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Stronger production chain for tuna fishing a must
23/06/2014

(VOV) – Spontaneous and uncoordinated production and obsolete post-harvest technology are the major weaknesses of the tuna fishing industry that needs to be addressed soon.

Due to a recent sharp decline in tuna export price, experts have advised more effective measures should be applied to promote the sustainable development of tuna fishing and processing, including a pilot project launched by the Ministry of Agriculture and Rural Development (MARD).

Lowest export price in the world

Tuna exports have increased rapidly in recent years from US$188.9 million in 2008 to a record high of US$570 million in 2012. However, export value dropped by 10% in 2013, despite volume rising by 30% as export price declined by 40% compared to 2012.

Currently, Vietnamese tuna products are exported to 99 markets including the US, Japan, Germany, Italy, Spain, Israel, Canada, Tunisia and Mexico.

Vu Dinh Dap, Chairman of the Vietnam Tuna Association, said tuna prices were quite stable before 2011, but have dropped sharply since 2012 due to the rapid development of hand-fishing together with the use of lights.

The lights make tuna react suddenly, causing  muscle and blood to break, and meat to turn sour. Vietnamese tuna’s brand name on key markets like Japan is affected and its export prices fall dramatically.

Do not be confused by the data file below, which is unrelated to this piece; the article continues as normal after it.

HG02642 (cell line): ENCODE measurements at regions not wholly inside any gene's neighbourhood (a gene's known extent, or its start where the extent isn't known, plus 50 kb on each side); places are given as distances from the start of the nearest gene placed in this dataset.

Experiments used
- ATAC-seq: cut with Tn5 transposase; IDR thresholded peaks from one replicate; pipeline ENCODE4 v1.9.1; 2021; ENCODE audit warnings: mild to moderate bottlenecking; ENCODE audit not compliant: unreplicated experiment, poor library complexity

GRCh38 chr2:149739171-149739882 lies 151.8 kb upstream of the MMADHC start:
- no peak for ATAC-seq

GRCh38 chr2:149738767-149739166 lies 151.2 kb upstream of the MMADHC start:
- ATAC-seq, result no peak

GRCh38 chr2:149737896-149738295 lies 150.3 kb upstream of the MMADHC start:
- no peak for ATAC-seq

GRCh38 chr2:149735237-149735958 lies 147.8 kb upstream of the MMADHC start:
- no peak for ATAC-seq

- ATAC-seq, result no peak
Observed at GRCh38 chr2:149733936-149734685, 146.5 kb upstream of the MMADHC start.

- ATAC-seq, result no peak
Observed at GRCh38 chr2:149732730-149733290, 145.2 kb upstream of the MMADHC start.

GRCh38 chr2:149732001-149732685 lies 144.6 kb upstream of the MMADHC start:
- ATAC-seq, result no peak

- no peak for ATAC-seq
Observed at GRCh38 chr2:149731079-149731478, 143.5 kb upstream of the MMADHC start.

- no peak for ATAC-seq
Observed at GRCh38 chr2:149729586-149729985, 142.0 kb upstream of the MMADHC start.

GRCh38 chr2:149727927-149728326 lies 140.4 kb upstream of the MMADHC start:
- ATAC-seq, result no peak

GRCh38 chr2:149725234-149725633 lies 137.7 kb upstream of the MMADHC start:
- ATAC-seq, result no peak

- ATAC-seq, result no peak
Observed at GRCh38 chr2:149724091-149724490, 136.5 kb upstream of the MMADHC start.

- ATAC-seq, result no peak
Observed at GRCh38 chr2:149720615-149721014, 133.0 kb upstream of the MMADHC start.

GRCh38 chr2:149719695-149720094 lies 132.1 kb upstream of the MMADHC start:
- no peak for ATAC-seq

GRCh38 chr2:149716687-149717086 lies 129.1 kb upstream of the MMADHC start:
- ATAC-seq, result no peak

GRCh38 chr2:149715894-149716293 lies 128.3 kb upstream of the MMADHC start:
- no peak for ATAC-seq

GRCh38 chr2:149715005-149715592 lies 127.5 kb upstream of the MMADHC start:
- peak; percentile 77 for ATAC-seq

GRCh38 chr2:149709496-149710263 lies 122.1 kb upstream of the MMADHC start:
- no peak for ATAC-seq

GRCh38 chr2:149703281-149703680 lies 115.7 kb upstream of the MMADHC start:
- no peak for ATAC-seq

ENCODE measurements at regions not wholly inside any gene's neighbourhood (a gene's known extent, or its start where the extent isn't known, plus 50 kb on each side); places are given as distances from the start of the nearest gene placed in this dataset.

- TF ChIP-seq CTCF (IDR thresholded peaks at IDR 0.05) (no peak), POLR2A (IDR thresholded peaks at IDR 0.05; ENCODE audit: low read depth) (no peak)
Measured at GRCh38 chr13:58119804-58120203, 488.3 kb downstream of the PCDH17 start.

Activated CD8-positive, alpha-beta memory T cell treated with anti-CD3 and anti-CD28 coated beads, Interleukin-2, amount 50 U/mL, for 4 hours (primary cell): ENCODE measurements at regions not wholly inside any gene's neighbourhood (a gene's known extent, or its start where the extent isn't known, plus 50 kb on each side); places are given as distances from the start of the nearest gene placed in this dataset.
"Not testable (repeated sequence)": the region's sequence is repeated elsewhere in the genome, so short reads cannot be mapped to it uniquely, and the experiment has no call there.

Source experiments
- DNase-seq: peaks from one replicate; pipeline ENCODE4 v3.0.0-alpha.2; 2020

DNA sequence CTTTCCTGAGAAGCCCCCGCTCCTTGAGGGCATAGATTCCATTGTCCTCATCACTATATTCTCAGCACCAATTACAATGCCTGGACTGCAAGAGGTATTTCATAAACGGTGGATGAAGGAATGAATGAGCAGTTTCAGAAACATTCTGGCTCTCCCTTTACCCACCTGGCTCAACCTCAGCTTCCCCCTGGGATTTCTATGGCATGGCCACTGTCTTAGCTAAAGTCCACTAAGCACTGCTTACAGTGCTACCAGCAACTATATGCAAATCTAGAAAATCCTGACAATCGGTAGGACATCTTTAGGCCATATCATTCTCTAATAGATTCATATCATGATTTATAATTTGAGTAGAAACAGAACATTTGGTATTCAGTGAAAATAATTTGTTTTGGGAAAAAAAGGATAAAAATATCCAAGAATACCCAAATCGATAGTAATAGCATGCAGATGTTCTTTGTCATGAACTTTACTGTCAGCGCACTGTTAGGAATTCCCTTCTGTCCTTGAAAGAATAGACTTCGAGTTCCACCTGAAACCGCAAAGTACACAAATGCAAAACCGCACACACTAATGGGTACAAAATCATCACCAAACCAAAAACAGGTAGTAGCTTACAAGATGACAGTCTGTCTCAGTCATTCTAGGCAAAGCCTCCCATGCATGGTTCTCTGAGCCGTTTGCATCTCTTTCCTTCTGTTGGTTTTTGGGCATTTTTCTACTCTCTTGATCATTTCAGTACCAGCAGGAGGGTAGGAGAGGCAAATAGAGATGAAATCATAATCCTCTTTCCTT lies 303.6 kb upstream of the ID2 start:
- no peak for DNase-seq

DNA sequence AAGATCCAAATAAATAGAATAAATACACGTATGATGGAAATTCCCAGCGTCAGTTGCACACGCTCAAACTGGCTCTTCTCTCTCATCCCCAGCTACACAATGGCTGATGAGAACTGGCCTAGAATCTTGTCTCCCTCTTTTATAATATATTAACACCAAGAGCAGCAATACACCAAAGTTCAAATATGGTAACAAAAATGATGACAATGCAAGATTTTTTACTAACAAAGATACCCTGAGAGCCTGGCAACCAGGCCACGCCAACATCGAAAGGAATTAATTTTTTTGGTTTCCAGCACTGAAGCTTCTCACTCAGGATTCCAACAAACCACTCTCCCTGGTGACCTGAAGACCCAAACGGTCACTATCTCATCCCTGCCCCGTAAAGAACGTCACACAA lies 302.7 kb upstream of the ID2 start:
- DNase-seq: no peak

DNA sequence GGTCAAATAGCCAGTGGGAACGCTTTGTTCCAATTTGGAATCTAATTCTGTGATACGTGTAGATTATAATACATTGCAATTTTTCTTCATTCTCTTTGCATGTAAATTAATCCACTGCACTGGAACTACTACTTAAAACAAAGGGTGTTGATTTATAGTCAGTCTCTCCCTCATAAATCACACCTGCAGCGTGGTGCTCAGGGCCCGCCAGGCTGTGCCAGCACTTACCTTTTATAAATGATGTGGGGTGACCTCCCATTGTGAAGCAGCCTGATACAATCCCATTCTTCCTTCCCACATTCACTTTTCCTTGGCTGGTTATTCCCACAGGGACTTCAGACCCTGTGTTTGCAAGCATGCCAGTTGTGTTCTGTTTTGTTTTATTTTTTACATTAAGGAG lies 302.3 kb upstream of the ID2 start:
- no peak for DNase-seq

Pham Ngoc Tuan, Deputy Director of the MARD’s Aquatic Resources Exploitation and Protection Department, points out the major weakness of the Vietnamese tuna fishing industry, saying it has yet to form a coordinated production chain. Furthermore, post-harvest technology remains obsolete, reducing the quality and value of products.

According to Tuan, Vietnam has great potential for tuna fishing, but the industry has not received much investment as tuna is not identified as a key export product.

In addition, unhealthy competition and constant price gauging hinder sustainable development of the industry.

Hopes on a new project

To deal with challenges, the MARD has introduced a pilot project on exploiting, purchasing, processing and consuming tuna in a complete chain, to help the industry develop in line with its potential. The project is in its final stage ready to submit to the Prime Minister. If it is approved and is effective in reality, MARD says it will make a breakthrough in the tuna fishing industry.

The project aims to use ocean tuna sources sustainably, in line with benefits of those involved in tuna exploitation, purchasing, processing and distribution.

By 2020 tuna fishing vessels will operate in a fleet and they all will be equipped with modern maintenance systems to minimise losses post-harvest, to below 10%.

The project will be implemented in three provinces –Binh Dinh, Phu Yen and Khanh Hoa – at an investment cost of VND760 billion.

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